Members of the Texas Legislative Black Caucus, joined by other prominent black officials and advocates, announced Thursday in Houston they are working on a bill for the 2021 legislative session — called the CROWN Act — that will ban discrimination based on hair textures and styles commonly associated with race.
The legislation is a show of support for students like DeAndre Arnold, a black Mont Belvieu student who was suspended last month because of his dreadlocks and told he couldn’t walk at his high school graduation unless he cut them.
California, New York and New Jersey implemented versions of the CROWN Act, which stands for Create a Respectful and Open World for Natural Hair, last year. The act protects against “unjust grooming policies that have a disparate impact on black children, women, and men” in workplaces and public schools, CROWN Coalition advocate Adjoa Asamoah said at the press conference. The coalition is a national alliance of organizations working to end hair discrimination.
Attending the press conference were Reps. Ron Reynolds, D-Missouri City; Shawn Thierry, D-Houston; Rhetta Bowers, D-Garland; and Carl Sherman, D-DeSoto, along with State Board of Education member Aicha Davis.
Bowers said in a phone interview the CROWN Coalition approached her about a year ago to bring a bill to Texas.
“These conversations are just becoming public now,” Bowers said. “People in our community were having these conversations around the kitchen table or in beauty salons and barber shops.”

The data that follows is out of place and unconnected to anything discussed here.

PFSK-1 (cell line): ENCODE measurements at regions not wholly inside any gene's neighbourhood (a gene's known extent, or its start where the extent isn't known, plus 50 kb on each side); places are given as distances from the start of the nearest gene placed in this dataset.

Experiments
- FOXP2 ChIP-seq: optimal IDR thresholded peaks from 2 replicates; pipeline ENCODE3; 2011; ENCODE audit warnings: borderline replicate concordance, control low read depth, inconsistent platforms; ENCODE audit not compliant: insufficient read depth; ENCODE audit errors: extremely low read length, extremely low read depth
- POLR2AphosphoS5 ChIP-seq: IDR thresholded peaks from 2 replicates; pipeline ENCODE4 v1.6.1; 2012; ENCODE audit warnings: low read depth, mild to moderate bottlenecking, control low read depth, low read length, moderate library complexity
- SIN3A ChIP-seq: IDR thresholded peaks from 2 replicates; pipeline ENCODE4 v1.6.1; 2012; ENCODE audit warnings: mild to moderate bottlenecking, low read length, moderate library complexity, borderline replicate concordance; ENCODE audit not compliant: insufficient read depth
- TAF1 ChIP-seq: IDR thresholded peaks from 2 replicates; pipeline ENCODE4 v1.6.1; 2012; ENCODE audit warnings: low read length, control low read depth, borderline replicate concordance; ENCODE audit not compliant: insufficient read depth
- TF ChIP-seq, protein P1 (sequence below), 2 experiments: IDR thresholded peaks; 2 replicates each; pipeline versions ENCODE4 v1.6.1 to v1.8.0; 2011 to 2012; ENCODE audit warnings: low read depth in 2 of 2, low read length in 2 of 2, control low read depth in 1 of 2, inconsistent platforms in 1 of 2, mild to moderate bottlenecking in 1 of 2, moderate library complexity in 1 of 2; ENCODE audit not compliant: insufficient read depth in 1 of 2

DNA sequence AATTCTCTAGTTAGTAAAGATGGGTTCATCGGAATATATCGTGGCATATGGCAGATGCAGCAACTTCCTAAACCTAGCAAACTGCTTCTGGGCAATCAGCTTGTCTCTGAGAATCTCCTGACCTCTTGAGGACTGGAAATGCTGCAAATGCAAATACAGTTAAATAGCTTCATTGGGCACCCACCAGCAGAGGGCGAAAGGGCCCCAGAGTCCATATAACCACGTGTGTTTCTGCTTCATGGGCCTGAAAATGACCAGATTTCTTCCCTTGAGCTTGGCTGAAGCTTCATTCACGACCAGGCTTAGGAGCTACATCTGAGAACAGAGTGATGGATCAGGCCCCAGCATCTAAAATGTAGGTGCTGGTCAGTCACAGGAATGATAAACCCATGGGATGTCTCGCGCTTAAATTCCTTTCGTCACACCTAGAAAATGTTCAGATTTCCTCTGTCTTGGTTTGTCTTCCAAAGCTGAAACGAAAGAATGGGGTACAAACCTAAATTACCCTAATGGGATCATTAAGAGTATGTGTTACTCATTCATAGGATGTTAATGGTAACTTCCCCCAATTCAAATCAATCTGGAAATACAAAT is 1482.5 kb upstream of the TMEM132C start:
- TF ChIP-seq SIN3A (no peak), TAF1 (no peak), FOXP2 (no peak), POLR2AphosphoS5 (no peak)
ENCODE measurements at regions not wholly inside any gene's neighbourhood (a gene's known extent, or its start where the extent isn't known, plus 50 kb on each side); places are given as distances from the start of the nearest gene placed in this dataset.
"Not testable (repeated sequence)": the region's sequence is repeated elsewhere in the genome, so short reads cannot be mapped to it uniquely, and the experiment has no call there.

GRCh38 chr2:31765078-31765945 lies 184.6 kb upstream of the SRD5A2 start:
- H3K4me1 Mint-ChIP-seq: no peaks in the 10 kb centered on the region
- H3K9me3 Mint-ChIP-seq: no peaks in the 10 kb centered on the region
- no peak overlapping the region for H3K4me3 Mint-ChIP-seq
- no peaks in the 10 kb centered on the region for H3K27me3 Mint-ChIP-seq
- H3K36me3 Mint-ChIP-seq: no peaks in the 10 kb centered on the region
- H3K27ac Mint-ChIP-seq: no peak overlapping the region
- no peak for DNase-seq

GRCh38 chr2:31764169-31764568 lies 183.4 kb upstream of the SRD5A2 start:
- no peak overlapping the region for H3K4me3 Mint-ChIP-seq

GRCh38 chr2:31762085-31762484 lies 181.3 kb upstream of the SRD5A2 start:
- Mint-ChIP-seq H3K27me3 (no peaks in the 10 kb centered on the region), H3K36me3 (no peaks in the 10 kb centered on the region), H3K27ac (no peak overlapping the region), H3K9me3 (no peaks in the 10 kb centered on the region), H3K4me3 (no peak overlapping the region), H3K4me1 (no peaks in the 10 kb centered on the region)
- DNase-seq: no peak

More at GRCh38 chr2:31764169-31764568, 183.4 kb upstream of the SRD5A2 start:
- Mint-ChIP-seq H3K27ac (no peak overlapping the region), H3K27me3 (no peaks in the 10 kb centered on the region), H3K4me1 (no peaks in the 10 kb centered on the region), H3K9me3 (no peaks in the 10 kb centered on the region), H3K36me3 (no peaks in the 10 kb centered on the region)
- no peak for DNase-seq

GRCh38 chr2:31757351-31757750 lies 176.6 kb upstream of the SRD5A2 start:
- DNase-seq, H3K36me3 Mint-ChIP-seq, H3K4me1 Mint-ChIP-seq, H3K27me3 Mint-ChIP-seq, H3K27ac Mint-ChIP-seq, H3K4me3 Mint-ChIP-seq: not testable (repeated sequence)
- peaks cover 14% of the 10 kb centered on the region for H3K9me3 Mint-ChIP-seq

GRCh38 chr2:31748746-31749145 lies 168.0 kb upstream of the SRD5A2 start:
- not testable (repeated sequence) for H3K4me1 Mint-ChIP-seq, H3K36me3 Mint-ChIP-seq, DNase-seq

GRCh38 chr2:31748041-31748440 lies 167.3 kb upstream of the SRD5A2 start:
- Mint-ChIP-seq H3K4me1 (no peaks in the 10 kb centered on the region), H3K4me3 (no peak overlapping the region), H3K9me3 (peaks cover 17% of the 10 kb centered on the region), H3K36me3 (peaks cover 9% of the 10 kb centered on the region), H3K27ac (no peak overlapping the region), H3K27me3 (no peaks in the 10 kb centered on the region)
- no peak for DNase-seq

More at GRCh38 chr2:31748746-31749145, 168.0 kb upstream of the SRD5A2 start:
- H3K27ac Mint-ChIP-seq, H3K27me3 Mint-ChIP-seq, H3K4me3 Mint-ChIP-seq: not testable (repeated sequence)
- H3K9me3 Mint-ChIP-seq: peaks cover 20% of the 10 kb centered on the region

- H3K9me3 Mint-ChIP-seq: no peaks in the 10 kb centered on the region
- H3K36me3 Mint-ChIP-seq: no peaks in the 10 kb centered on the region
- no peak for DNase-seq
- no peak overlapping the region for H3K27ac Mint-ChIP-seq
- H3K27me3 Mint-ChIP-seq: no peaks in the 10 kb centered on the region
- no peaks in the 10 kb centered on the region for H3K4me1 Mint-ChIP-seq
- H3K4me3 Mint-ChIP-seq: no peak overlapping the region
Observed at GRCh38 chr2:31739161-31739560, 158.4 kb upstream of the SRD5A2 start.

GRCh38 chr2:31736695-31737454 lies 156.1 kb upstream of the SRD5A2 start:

Bowers said she and her fellow Black Caucus members are still in the process of educating people and creating awareness about the issue of hair discrimination.
U.S. Rep. Sheila Jackson Lee, D-Houston, who participated in the press conference via phone, said members of Congress who wear braids, like she does, also face discrimination. A version of the CROWN Act has also been introduced in both chambers of Congress.
Arnold’s case is the most recent incident of hair discrimination in Texas that has garnered national attention. Celebrities and politicians have spoken out against the school policy, which prohibits male students’ hair from falling below their eyebrows or ears. Arnold appeared on Ellen last week and was given $20,000 to continue his education. On Sunday, he will attend the Oscars as a guest of “Hair Love,” a nominated animated short film. But the school hasn’t budged, and neither has Arnold.
Arnold and his family were expected to attend the press conference Thursday, but they stayed home at the request of the NAACP. Bowers could not comment on whether the Arnold family is pursuing legal action.
Other high-profile Texas cases include that of Pearland junior high school student Juelz Trice, who was forced to fill in his shaved hair design with a Sharpie to avoid suspension, and 4-year-old Michael Trimble of Tatum, who was given a choice between cutting his hair or wearing a dress and being addressed as a girl, according to a CNN report.
“I truly feel that if we don’t speak up for our own, that no one else will,” Bowers said